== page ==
Monthly Archives: January 2014


Multicharts Tutorial – Lesson 04: If statements and conditional branching

Multicharts Tutorial - Lesson 04: If statements and conditional branching Learn how to execute code expressions based on conditions In today's lesson you will learn how to control your program flow and make it execute parts only when certain conditions are met. This is where if statements are used. You can find them in basically every high level programming language and they are the engine that drives each program. If statements can for example be used in coloring a moving average differently based on its relation to the close of a bar. If you want to close all open positions after a certain time, an if statement will come into play. In case you want to trigger an alert when a predefined condition is met, you will also use an if statement for that. This list could go on for quite some time, but I think you already understand that if statements are not only very useful, but also very important. No programming tutorial could be complete without going over them and a good understanding is essential before we can move to more complex things. if...then... The "if...then..." statement is the simplest form of a conditional statement. The condition is tested and if it's true the following code statement will be executed. If the test is false nothing will be done as the following code statement will not be executed. When I say the test is true, don't get confused and think you are limited to testing conditions that include "true" only. In case "ii" is a numeric variable and "MyCondition1" and "MyCondition2" are boolean variables these are three valid "if...then..." statements. In case of the first statement the code checks for [...]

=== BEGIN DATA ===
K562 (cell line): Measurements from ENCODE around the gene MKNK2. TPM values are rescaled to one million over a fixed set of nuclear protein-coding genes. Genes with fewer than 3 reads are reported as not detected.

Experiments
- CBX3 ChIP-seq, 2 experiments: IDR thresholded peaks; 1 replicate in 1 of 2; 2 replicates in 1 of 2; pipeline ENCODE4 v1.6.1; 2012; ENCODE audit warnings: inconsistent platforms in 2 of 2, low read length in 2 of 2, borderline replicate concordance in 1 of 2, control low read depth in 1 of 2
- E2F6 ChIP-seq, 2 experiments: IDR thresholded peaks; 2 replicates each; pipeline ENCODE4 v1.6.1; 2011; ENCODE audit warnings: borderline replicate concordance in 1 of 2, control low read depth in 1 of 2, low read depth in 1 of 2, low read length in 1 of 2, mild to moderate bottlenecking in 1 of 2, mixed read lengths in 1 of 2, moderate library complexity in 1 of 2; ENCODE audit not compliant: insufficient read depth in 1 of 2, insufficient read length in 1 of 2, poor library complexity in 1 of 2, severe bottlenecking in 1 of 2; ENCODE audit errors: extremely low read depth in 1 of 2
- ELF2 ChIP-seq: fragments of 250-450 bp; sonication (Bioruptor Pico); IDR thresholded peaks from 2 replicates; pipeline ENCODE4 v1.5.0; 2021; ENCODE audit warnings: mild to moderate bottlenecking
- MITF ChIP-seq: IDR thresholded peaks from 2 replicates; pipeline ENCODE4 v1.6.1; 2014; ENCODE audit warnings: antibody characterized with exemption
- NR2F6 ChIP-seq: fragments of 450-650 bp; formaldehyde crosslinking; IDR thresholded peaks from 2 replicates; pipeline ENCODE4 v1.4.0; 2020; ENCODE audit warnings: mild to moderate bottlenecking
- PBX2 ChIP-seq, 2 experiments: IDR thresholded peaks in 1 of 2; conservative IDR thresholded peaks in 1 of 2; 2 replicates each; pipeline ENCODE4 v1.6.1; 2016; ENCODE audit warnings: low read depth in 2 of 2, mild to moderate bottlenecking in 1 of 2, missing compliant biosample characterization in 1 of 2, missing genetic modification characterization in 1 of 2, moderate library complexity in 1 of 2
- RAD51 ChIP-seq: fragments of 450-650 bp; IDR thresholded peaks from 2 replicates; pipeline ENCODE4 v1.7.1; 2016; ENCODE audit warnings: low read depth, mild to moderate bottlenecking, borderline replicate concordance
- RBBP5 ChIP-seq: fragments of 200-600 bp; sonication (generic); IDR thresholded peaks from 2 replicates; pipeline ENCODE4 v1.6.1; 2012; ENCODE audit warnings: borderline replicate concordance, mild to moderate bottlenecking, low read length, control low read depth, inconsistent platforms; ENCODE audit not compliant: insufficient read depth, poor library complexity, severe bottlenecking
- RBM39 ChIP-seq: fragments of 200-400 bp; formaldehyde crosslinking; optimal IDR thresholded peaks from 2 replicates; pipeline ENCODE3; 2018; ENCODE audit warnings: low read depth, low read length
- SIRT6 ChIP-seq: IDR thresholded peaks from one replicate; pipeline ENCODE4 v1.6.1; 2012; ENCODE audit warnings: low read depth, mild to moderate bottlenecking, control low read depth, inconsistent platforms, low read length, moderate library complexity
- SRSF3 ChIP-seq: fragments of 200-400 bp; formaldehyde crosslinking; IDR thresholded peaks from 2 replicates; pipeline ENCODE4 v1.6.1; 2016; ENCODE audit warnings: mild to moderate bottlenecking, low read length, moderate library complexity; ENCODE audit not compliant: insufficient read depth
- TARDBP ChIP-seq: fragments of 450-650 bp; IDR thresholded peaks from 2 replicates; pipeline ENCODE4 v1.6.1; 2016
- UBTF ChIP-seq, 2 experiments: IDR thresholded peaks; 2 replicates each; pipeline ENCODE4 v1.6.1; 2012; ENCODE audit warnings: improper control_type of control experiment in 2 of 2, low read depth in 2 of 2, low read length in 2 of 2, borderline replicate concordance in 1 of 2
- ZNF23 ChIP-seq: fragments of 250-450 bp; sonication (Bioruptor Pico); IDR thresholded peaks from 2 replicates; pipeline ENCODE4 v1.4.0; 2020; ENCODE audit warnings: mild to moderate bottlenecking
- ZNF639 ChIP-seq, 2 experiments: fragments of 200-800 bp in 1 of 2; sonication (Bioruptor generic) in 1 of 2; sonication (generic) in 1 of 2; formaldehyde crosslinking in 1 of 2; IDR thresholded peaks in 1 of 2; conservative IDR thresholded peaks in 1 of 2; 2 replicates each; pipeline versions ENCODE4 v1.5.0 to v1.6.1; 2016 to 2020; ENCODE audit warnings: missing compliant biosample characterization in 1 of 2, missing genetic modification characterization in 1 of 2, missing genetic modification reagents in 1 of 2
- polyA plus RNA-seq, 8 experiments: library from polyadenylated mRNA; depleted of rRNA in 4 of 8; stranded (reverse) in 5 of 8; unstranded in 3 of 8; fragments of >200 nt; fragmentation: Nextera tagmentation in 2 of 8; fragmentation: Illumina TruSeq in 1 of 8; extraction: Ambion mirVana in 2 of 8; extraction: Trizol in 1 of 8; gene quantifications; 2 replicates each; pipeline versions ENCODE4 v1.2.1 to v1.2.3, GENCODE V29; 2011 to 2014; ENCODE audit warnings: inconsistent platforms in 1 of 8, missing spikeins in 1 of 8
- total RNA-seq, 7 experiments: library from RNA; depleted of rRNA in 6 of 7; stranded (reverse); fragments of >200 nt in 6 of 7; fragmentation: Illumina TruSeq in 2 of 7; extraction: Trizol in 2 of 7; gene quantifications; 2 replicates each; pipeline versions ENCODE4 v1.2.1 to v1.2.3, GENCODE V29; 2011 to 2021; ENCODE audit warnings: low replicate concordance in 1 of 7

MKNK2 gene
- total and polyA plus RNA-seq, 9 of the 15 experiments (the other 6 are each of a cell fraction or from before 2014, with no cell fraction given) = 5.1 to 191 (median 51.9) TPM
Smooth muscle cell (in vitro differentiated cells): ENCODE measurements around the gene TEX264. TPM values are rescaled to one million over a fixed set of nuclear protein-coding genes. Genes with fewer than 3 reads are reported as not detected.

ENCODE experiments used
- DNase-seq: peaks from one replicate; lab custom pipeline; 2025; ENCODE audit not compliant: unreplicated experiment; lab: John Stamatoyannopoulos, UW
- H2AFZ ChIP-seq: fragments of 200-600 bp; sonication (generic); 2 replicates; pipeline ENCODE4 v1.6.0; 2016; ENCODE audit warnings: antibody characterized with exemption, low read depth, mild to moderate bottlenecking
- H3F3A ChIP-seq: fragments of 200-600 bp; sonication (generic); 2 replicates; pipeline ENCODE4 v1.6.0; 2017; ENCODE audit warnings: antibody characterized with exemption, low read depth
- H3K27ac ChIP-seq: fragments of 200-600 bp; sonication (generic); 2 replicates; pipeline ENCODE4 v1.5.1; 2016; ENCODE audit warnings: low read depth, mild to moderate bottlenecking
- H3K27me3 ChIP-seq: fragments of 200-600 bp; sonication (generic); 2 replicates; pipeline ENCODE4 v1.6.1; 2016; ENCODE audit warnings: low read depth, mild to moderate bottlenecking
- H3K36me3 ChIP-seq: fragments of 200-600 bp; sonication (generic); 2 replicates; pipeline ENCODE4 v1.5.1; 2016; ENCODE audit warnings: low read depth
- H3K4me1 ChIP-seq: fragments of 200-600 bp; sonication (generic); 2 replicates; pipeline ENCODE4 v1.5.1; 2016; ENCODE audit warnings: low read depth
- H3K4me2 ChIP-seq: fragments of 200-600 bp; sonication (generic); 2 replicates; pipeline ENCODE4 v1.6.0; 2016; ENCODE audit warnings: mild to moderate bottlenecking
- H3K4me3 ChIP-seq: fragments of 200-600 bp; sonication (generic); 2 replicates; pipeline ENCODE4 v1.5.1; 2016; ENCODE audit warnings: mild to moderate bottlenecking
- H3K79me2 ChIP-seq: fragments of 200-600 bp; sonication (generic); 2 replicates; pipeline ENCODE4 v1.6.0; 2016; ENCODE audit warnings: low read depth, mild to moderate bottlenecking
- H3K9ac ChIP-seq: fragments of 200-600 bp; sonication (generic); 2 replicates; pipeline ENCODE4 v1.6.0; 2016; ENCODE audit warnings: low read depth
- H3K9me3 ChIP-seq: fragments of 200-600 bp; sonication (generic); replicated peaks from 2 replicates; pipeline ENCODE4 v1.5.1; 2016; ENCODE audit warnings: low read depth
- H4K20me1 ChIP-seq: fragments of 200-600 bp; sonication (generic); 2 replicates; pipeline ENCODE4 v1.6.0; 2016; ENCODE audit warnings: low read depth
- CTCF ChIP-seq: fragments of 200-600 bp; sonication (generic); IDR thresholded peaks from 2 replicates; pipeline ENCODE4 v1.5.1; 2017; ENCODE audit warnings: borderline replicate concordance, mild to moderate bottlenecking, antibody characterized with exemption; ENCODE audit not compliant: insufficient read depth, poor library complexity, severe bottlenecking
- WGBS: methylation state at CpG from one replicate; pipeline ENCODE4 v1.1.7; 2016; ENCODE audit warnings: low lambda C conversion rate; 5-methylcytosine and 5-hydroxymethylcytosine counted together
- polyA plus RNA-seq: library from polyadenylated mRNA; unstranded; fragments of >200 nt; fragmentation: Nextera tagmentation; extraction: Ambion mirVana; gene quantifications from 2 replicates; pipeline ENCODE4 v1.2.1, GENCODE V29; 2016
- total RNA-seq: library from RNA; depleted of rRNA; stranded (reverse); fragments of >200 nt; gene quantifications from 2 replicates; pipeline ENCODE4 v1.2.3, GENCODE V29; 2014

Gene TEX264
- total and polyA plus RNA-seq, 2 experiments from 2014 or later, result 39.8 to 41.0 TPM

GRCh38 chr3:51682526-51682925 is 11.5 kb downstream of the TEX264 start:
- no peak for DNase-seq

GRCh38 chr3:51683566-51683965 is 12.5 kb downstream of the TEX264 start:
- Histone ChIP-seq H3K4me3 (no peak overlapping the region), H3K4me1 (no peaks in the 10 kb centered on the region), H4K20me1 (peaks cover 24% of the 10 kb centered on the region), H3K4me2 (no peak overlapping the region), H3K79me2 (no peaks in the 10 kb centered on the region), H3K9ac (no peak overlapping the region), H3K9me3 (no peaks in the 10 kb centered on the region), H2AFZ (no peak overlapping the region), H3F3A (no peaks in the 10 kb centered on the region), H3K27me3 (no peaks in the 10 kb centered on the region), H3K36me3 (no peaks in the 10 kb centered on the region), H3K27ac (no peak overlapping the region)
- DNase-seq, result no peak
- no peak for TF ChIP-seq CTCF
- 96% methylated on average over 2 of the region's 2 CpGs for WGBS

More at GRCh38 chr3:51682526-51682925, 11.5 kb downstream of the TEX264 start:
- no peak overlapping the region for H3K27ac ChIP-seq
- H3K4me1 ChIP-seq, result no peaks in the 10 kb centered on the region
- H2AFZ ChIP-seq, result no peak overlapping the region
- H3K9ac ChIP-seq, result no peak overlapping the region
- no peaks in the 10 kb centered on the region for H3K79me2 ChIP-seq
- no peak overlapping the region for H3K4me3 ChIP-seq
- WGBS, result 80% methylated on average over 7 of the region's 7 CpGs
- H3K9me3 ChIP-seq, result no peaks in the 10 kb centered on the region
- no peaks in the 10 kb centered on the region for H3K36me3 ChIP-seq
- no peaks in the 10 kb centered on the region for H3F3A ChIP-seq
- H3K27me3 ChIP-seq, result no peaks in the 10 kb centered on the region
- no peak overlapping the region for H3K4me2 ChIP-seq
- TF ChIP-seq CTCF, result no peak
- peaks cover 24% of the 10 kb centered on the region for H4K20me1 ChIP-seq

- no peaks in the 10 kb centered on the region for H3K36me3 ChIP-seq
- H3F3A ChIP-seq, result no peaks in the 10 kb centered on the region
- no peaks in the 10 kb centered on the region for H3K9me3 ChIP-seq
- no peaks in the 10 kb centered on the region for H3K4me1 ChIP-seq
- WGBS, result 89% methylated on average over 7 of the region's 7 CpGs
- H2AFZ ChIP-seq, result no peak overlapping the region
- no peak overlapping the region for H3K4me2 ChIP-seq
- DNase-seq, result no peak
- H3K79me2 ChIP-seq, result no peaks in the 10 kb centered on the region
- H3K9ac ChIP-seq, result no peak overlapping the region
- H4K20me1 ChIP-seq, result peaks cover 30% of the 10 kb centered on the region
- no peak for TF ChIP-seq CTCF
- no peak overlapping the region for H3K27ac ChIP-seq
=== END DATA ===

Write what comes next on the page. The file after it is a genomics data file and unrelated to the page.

Multicharts PowerLanguage Tutorial – Lesson 03: The while loop

EasyLanguage & PowerLanguage Tutorial - Lesson 03: The while loop Learn how to properly use the while loop in your programming Welcome back for the next lesson in our way to become fluent in Multicharts, Easylanguage and PowerLanguage. If you haven't read the previous lessons yet, I would suggest to start here. A new lesson will build up on the previous lessons and starting at the beginning will ensure you have a solid foundation. Lesson 02 showed how you can easily calculate a simple moving average and plot it on the chart. We used a "for loop" to sum the values over the previous bars that should compose the average. Today you will learn another type of loop and how to use the editor to print information to the output bar. In the first lesson we took a look at the main window within the PowerLanguage editor. When you open the editor it will probably show three different parts. If it looks very different on your end chances are that you changed the appearance under "View". Make sure that the "Output Bar" is checked as we will use this during the current lesson. Switch to the "Output" tab in the bottom window. This is where the PL editor will display information coming from print statements within your code. We will take a look at how this works now. Create a new indicator with a name of your choice. Again I am using a name that is easy for me to find within the editor and that displays the purpose of the indicator. We want the print statement only to appear one time in this demonstration. Easylanguage offers a convenient reserved word for [...]